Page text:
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How to hit your goals

There's a simple process you can use to hit your big goals, reliably.

Perhaps you've tried and failed in the past. Maybe you can hit smaller goals, but have trouble maintaining focus on bigger goals, or connecting them to your day-to-day life.

I used to struggle with this, too, until I figured out the right process. Then, I hit every single big goal I had for the next several years—and all of them ahead of schedule!

And, the process is pretty simple.


We're going to start thinking in a specific set of periods of time: month, quarter, and year. Every goal you make fits into one of those periods. Think something will take about a month, maybe a little bit longer? Call it a month goal. Got a goal that you think would take two quarters? Round that up to a year goal.

We'll start with year goals, but you'll see how everything applies to smaller goals.

Start by making a document titled Year Goals and writing down your year goal. This big goal needs to be connected to the small actions and decisions you make every day, so we'll break it down into smaller goals.

Visualizing the year goal, pick a smaller goal that leads toward it and fits into about a quarter (3 months). You don't need to pick any goals that might come later; just focus on the first step. Write whatever smaller goal you come up with in separate document titled Quarter Goals.

Repeat the process: visualizing this quarter goal, pick a smaller goal leading toward it that fits into about a month. Write this goal in a new document titled Month Goals. Again, don't worry about what goals for the second or third months might be; focus just on the first month and its goal.

That's the goal-setting process. You're now ready for the review process.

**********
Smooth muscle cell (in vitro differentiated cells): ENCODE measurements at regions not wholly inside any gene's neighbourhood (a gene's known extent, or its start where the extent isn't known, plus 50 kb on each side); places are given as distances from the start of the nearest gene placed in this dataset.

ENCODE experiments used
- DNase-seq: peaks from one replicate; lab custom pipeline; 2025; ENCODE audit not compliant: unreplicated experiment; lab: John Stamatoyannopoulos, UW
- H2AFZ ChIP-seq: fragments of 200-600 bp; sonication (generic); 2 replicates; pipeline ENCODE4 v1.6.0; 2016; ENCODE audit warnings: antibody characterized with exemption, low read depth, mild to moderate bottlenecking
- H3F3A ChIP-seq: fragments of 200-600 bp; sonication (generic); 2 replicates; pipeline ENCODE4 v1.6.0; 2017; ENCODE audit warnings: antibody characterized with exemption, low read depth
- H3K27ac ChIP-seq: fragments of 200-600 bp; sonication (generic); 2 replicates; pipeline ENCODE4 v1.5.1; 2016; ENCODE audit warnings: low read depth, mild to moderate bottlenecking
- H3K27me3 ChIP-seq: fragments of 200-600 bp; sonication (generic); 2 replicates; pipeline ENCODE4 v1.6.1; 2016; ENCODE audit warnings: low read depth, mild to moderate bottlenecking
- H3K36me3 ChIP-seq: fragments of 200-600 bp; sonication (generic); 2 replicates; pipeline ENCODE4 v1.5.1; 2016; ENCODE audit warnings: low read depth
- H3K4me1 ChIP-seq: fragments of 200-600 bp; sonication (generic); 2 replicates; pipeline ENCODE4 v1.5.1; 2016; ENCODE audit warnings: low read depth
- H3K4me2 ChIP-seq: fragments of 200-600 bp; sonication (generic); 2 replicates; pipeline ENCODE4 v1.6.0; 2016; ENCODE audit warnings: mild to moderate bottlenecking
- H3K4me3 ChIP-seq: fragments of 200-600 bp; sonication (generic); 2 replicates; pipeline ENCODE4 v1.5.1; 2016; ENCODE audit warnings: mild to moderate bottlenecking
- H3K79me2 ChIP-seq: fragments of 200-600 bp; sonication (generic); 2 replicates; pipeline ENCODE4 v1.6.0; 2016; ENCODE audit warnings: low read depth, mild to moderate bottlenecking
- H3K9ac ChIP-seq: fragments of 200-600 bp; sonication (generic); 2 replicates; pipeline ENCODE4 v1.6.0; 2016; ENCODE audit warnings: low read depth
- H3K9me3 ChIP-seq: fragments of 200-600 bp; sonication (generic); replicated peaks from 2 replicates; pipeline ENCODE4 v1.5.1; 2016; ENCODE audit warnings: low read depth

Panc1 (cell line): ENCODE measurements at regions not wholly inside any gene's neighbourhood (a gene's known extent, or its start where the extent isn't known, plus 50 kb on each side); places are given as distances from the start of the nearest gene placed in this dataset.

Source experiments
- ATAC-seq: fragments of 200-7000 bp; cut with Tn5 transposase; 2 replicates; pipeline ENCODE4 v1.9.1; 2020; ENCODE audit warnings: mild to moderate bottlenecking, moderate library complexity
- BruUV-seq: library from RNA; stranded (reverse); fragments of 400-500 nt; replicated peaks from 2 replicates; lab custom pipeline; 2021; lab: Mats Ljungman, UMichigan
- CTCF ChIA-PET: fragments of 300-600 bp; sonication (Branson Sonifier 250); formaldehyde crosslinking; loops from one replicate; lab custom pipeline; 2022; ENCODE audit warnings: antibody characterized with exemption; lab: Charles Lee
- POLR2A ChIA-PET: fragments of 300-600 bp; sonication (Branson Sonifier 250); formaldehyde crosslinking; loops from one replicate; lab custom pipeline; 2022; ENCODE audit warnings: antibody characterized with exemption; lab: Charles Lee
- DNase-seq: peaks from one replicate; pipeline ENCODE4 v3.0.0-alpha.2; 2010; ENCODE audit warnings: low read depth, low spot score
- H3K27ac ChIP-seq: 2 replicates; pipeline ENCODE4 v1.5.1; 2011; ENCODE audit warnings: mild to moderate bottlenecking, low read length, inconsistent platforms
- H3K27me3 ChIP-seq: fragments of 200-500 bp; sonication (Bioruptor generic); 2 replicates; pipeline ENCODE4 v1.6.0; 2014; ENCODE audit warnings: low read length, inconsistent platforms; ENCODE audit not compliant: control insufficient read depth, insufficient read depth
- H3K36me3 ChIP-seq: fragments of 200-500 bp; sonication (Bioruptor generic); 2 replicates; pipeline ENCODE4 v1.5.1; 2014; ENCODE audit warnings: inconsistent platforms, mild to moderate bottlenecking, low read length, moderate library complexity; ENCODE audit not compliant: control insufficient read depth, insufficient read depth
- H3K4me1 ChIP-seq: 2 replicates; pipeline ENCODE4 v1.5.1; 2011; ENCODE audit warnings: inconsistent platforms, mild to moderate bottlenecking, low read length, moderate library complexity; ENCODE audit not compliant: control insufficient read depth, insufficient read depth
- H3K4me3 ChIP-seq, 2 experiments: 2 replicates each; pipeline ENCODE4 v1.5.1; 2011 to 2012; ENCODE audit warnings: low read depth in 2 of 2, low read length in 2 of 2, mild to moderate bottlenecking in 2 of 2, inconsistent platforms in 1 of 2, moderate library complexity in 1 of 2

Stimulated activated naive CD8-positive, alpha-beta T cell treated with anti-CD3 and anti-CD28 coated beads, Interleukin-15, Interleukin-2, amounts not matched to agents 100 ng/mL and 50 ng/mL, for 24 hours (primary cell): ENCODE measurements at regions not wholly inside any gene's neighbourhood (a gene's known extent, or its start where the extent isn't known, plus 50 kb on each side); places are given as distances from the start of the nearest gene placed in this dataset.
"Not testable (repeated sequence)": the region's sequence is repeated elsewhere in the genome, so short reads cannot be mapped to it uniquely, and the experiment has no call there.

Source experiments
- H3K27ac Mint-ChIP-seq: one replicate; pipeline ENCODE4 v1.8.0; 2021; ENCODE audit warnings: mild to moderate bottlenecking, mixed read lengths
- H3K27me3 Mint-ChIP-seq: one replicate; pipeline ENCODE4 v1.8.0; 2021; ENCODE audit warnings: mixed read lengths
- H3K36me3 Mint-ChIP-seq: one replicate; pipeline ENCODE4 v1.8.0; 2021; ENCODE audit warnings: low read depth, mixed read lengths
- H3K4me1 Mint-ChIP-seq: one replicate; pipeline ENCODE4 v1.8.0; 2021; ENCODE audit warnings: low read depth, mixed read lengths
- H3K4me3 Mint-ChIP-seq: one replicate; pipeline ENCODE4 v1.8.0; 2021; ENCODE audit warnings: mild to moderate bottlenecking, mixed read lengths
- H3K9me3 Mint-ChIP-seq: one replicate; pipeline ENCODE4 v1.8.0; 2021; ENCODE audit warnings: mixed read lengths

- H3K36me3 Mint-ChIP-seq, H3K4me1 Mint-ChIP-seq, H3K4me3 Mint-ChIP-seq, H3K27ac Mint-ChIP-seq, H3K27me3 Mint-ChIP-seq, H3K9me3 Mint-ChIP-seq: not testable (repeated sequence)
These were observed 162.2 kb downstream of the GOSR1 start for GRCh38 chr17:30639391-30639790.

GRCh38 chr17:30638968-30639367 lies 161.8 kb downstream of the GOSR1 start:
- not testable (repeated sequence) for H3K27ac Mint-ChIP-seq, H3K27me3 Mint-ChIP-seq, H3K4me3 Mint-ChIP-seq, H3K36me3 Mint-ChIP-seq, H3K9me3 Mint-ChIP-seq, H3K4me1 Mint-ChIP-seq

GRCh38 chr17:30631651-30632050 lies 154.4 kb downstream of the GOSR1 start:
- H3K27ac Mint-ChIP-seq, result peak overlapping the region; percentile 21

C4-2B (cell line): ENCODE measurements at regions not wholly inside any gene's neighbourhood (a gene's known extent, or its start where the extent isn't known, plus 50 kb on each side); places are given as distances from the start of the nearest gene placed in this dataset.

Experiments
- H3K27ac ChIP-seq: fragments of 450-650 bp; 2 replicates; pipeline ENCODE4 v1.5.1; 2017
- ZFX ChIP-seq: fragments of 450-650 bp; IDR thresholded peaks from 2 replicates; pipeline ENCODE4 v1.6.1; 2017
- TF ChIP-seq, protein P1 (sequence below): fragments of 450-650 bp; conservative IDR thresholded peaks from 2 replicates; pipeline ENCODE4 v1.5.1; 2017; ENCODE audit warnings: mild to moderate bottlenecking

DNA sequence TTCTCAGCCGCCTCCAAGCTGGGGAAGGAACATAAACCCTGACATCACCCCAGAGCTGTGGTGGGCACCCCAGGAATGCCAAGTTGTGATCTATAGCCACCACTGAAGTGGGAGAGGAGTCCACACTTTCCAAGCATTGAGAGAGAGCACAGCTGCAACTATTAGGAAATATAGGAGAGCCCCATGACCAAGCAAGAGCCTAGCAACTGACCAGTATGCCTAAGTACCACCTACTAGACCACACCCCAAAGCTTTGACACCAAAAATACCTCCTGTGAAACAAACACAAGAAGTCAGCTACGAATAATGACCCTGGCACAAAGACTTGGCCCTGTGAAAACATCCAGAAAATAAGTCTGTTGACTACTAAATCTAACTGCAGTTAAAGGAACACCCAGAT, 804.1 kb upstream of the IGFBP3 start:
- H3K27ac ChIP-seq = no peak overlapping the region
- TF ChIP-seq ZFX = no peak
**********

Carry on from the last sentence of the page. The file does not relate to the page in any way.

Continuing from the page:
Weekly review

Pick one day of the week that you'll do your review—for example, Monday. Then, every Monday, rain or shine, you'll do a weekly review. A weekly review consists of two main activities:

  1. Evaluation
  2. Planning


You start a weekly review by evaluating how well you've done on your goals. You always evaluate yourself against your month goals. If this is the first review of a month, you also evaluate against your quarter goals, and so on going up.

In this review Evaluate these goals
Every weekly review Month goals
First review of the month Month goals, then quarter goals
First review of the quarter Month, quarter, then year goals
First review of the year Month, quarter, year, then multi-year goals

As you evaluate each specific goal, write a short note below it for any progress you've made toward it. If you haven't made any progress, write that down, but don't write down what the obstacles were.


You finish a weekly review by (maybe) setting new goals. You only set new goals if you're starting a new month, quarter, or year, so most of your weekly reviews won't have any planning. Planning works in the opposite direction of evaluation—from long periods to short:

In this review Plan these goals
Every weekly review none
First review of the month New month goals
First review of the quarter New quarter then month goals
First review of the year New (multi-)year, quarter, then month goals

If, while setting new goals for a period (month goals, for example), you realize that your higher-level goals need to be adjusted, go ahead and do it. You'll probably do this several times when you first start out, and it should become more infrequent after a few months, as you get better at setting long-term goals.

I replan any multi-year goals I have at the same time I plan new year goals. Replanning multi-years goals any less frequently won't save any noticeable effort, and you'll probably want to make adjustments to them at that time, anyway.


  • Break down long-term goals into year, quarter, and month goals.
  • Every week, evaluate your progress from short-term goals up to long-term, as appropriate.
  • Make brief notes about your progress; don't worry about obstacles.
  • Every new period, set new goals from long-term down to short-term.

Since I started using this process, I have hit every year goal that I've set for myself. I'm usually a bit late on my month goals, but I've been early on every single year goal—six months early, in one case!


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